But unless you work for a private equity fund or investment bank, you probably don’t qualify even under the new rules. 

 

Accredited Investor vs. Qualified Investor: Is There a Difference?

Historically, qualified investors were different from accredited investors. That changed with the Dodd-Frank Wall Street Reform and Protection Act of 2010.

Before that, accredited investors were allowed to include equity in their primary residence toward their net worth to meet the $1 million requirement. Qualified investors were never allowed to include their home equity. 

But Dodd-Frank eliminated home equity from the net worth equation for accredited investors, so today the terms “qualified investor” and “accredited investor” share the same definition. They are used interchangeably. 

 

Accredited vs. Non-Accredited Investors: Example Net Worth Comparison

To illustrate how the makeup of your net worth affects whether you qualify as an accredited investor, consider two reasonably successful people.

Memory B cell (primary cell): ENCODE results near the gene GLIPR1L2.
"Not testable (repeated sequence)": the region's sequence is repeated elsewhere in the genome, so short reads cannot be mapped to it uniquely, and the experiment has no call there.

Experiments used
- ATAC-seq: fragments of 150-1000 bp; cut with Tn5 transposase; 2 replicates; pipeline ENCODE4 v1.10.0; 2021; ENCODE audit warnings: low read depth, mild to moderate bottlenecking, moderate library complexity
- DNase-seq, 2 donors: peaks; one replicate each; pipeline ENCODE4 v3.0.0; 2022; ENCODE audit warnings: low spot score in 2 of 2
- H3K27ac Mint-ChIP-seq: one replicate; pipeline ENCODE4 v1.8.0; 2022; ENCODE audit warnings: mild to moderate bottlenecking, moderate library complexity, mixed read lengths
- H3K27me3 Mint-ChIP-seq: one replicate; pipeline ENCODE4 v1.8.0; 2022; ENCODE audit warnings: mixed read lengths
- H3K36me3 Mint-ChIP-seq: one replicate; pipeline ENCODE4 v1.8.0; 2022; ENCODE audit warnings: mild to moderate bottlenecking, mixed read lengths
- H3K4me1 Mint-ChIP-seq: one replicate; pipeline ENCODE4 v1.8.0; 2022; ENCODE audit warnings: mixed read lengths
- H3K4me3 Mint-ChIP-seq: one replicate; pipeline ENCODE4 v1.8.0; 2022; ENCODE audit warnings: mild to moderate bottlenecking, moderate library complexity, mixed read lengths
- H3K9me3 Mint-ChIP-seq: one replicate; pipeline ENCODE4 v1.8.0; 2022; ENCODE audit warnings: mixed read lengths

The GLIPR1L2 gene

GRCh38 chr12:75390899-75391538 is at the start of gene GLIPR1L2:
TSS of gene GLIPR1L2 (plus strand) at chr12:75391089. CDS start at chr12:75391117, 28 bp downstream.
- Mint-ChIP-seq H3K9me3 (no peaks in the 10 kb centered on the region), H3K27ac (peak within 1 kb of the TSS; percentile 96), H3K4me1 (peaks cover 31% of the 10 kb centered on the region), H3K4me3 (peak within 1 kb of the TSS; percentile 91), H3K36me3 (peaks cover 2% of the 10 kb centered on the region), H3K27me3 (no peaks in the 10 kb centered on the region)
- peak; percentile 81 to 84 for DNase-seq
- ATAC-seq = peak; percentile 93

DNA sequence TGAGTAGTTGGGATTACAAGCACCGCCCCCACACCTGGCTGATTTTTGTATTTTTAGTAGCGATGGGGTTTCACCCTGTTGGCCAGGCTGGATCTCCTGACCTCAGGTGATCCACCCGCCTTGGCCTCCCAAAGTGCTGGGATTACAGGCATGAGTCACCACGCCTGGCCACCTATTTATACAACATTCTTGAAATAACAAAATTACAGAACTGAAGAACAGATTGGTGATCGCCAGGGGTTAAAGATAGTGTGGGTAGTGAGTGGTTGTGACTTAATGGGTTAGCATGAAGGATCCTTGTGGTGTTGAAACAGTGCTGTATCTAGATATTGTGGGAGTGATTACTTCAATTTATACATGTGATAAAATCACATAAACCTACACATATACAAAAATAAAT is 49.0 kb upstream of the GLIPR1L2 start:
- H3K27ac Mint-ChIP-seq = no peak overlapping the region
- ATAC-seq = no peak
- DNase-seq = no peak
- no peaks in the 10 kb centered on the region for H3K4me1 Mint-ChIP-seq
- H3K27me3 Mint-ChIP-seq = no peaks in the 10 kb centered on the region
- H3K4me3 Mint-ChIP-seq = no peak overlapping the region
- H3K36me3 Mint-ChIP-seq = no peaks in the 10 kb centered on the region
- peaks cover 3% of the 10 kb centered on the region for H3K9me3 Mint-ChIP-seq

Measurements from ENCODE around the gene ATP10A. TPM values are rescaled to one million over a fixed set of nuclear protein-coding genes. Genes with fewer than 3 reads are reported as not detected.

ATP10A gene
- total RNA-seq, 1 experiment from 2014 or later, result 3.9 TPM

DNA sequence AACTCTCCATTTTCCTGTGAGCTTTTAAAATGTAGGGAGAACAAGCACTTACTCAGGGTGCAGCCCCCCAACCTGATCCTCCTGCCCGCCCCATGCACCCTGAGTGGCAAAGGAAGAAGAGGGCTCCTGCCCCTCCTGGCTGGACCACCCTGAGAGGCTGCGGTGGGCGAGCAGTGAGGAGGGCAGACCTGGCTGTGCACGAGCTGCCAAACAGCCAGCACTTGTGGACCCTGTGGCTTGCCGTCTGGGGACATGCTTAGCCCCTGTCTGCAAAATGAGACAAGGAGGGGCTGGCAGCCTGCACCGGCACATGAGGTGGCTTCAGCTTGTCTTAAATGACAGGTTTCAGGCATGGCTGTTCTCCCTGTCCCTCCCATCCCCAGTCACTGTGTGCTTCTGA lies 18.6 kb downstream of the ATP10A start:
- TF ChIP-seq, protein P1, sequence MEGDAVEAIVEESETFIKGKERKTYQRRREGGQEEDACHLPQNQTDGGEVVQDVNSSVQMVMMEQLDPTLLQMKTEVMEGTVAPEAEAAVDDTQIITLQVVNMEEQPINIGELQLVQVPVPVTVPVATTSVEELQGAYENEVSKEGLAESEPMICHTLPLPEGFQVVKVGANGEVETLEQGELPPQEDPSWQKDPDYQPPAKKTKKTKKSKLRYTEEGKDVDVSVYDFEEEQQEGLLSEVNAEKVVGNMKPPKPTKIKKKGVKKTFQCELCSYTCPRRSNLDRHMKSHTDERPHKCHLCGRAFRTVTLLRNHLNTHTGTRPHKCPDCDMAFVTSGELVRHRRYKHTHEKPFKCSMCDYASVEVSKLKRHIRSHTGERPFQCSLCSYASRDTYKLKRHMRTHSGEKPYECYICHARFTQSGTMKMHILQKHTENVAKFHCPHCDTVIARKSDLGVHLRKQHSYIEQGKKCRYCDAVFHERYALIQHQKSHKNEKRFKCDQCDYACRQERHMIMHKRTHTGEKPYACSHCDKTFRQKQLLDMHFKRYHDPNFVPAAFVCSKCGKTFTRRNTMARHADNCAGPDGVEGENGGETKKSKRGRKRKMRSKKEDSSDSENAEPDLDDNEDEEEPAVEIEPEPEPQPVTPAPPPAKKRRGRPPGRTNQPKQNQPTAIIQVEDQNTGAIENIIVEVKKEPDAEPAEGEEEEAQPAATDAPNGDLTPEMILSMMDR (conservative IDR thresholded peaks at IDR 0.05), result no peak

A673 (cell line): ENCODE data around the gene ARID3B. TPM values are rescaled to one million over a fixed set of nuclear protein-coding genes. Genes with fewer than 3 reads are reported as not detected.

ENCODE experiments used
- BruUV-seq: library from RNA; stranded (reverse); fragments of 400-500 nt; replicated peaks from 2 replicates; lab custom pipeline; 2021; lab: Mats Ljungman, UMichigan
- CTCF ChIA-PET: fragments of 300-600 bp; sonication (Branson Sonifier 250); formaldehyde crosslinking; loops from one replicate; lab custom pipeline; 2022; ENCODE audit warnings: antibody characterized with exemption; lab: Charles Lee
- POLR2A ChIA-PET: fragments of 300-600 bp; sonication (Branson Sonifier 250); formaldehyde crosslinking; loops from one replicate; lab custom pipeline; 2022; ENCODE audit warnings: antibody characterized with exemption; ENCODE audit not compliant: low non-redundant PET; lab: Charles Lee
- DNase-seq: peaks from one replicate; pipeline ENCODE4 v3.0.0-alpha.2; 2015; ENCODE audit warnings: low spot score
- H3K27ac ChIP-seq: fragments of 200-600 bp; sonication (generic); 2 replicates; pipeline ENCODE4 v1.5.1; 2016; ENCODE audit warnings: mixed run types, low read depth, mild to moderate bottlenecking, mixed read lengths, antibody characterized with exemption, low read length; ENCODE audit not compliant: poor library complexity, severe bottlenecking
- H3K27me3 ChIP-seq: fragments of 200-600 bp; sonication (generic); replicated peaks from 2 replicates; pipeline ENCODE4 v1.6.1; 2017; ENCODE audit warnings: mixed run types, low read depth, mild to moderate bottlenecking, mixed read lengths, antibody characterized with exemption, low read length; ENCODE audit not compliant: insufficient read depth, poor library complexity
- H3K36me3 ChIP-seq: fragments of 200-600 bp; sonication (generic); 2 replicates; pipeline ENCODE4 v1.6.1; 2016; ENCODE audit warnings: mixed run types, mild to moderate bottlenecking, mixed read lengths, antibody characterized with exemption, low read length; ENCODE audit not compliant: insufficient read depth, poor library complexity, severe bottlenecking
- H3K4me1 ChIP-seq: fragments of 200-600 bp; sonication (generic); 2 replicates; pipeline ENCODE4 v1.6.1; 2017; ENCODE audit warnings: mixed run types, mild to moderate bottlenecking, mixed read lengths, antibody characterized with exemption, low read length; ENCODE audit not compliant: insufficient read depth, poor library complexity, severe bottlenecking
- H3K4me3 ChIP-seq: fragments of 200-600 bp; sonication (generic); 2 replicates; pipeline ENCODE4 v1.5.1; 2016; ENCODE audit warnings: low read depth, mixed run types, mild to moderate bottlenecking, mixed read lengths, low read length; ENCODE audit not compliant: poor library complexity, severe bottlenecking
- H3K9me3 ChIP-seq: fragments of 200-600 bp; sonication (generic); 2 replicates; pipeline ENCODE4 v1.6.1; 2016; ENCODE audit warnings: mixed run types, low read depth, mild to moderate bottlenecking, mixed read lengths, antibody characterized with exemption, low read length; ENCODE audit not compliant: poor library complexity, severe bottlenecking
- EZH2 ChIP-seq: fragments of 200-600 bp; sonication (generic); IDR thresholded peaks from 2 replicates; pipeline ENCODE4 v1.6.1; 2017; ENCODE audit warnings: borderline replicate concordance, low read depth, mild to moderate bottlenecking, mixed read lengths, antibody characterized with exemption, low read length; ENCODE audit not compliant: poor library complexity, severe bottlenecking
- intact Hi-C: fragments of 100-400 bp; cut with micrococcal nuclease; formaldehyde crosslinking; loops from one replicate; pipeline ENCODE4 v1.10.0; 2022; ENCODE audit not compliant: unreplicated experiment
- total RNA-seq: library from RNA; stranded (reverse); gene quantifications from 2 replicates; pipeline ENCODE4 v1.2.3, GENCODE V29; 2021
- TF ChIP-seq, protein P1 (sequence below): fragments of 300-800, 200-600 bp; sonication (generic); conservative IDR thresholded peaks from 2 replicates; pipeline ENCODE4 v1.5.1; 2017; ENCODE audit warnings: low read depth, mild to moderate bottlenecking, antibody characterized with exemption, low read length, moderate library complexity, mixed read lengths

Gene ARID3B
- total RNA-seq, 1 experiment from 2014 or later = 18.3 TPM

Kenneth paid down his mortgage, rather than investing quite as aggressively. In fact, by normal accounting standards, Kenneth has a higher net worth than Kimberly. Yet Kenneth does not meet the accredited investor net worth requirement, while Kimberly does.

 

 KimberlyKenneth
Primary Residence
Home Value$500,000$500,000
Mortgage$450,000$200,000
Assets
Bank Accounts$30,000$30,000
IRA$200,000$200,000
Brokerage Account$550,000$550,000
Rental Properties$450,000$300,000
Total Included Assets$1,230,000$1,080,000
Liabilities
Student Loans$15,000$15,000
Auto Loans & Other Liabilities$20,000$30,000
HELOC$0$70,000
Rental Property Mortgages$100,000$100,000
Total Included Liabilities$135,000$215,000
Net Worth (including residence)$1,145,000$1,165,000
Net Worth (excluding residence)$1,095,000$935,000

Too much of Kenneth’s net worth is tied up in equity in his home for him to meet the accredited investor requirements.